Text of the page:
Metropolitan Police Department

New DC Police Chief Goes From Crime Scene to Swearing-In Ceremony

Police said a man was taken to a hospital on Saturday with non-life threatening injuries after an officer shot him

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D.C. Mayor Muriel Bowser swore in Robert J. Contee III as the new police chief of the Metropolitan Police Department on Saturday.

Contee is a District native and a 31-year veteran of the MPD.

Contee left a crime scene on Saturday morning in Northwest D.C. before heading to the swearing-in ceremony.

Police said a man was taken to a hospital with non-life threatening injuries after an officer shot him. Early in the investigation, it was unclear whether the man fired a weapon. A semi-automatic handgun with an extended clip was found at the scene, police said.

The incident highlighted one of the goals and challenges Contee faces as he leads the 4,400 member force — the number of illegal guns on streets.

"This is almost eight o'clock in the morning, we have an individual, armed individual, on Georgia Avenue out here with a firearm. I mean, that's just totally unacceptable," Contee said.

Before becoming chief, Contee was assistant chief of the Investigative Services Bureau, a position to which he was appointed in 2018 by former chief Peter Newsham.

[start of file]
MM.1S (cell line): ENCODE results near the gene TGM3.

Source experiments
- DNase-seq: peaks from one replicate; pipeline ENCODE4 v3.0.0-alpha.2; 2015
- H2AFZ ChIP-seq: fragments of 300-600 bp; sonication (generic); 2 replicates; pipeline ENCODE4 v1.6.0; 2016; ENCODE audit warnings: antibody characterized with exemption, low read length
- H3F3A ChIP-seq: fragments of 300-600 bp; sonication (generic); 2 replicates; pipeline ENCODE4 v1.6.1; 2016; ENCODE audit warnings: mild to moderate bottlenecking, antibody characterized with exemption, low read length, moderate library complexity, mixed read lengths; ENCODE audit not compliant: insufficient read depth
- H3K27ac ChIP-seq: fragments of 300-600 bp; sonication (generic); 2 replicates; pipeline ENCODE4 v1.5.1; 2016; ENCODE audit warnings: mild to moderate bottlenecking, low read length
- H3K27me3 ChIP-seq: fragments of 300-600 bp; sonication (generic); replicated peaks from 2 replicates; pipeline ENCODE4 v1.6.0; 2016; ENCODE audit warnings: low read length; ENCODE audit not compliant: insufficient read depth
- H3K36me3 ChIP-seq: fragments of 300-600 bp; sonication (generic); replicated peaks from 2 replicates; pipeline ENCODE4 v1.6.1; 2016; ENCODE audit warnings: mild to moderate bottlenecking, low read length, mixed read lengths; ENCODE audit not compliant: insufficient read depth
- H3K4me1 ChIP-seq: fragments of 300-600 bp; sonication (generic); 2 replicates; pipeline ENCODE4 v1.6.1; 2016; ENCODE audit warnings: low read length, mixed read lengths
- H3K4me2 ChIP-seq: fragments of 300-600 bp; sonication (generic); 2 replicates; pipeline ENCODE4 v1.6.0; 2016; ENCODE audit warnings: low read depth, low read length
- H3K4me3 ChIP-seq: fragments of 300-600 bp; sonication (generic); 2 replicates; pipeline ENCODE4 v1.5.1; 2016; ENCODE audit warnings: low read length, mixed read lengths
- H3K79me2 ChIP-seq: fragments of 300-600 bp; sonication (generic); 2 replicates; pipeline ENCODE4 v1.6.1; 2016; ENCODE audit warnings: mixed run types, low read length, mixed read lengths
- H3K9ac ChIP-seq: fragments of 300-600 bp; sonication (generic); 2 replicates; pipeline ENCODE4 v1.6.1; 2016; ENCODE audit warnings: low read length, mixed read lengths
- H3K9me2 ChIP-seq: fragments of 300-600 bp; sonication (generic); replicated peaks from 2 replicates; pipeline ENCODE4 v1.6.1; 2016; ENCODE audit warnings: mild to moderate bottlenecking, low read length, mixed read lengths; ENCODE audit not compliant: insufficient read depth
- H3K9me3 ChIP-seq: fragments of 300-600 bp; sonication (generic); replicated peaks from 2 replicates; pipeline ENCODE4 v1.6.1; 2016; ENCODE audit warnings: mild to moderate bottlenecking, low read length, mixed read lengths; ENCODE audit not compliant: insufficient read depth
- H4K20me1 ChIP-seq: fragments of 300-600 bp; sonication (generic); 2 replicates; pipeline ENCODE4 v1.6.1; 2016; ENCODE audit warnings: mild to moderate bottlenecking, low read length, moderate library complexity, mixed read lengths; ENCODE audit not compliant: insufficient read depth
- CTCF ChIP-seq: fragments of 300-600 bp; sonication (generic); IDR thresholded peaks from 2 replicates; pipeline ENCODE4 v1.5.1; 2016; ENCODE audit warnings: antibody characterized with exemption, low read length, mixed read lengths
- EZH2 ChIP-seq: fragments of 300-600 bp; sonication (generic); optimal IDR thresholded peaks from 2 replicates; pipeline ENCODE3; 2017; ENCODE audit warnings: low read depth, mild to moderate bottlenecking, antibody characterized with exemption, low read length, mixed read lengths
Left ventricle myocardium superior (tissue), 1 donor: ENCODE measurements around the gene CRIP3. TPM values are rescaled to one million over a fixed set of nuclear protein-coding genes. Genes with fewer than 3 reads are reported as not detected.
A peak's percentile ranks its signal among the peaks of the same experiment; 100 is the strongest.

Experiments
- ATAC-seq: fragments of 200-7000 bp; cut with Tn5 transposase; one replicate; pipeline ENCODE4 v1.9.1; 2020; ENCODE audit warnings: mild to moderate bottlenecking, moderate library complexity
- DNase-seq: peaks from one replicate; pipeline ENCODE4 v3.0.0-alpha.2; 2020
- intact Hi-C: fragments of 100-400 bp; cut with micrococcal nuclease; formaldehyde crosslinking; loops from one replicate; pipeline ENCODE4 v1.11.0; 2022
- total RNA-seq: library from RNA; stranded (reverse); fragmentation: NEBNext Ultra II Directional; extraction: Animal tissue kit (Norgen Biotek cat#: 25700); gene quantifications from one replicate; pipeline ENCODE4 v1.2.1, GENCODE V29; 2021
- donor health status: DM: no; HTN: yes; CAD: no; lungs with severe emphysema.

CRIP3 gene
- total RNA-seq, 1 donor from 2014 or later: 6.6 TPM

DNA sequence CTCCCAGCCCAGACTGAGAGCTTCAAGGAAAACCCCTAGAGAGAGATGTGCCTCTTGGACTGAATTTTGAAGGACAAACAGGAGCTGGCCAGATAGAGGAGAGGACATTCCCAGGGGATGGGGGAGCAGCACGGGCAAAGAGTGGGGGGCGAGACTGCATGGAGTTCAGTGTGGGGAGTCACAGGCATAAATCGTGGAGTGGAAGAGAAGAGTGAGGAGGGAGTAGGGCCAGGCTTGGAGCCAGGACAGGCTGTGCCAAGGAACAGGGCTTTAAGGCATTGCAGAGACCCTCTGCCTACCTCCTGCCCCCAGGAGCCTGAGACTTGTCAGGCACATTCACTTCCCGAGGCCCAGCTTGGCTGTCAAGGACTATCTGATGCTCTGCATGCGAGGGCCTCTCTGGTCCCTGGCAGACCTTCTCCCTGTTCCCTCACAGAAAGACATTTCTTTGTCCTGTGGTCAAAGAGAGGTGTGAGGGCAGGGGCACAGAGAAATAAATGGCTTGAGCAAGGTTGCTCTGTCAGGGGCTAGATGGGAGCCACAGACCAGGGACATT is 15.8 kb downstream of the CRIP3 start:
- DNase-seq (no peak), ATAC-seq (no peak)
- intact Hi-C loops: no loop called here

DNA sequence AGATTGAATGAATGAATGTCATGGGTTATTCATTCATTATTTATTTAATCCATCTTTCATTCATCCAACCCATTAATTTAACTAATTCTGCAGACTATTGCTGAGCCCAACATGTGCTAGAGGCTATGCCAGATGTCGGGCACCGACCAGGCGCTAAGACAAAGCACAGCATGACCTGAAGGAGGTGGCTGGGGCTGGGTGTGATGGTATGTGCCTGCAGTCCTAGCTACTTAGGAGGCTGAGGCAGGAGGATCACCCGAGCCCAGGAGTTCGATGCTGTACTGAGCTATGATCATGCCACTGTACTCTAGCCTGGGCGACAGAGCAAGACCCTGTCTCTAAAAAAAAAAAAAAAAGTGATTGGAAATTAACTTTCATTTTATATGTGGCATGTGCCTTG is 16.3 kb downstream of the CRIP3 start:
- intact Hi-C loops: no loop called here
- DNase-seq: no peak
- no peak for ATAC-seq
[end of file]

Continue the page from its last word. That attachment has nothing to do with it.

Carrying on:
Contee has spent his career with MPD and has risen through the ranks. His past roles include patrol officer, lieutenant and commander for the First, Second and Sixth Districts.


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As assistant chief of MPD’s Professional Development Bureau, he oversaw the Disciplinary Review Division, police academy and recruitment division.

D.C. Mayor Muriel Bowser named Robert Contee as the next chief of the Metropolitan Police Department. News4’s Mark Segraves reports.

In December, Contee introduced himself as a "native son" of D.C. who wants to set a standard of excellence for policing in the 21st century, focusing on reducing violent crime and getting repeat offenders off streets.

Contee said he participated in former Mayor Marion Barry’s summer job and youth leadership programs, which helped lead him to opportunities as a D.C. police cadet at 17 years old.

“I have not forgotten where I come from,” Contee said in December. “These life experiences will help me to lead and guide the men and women of the Metropolitan Police Department.”

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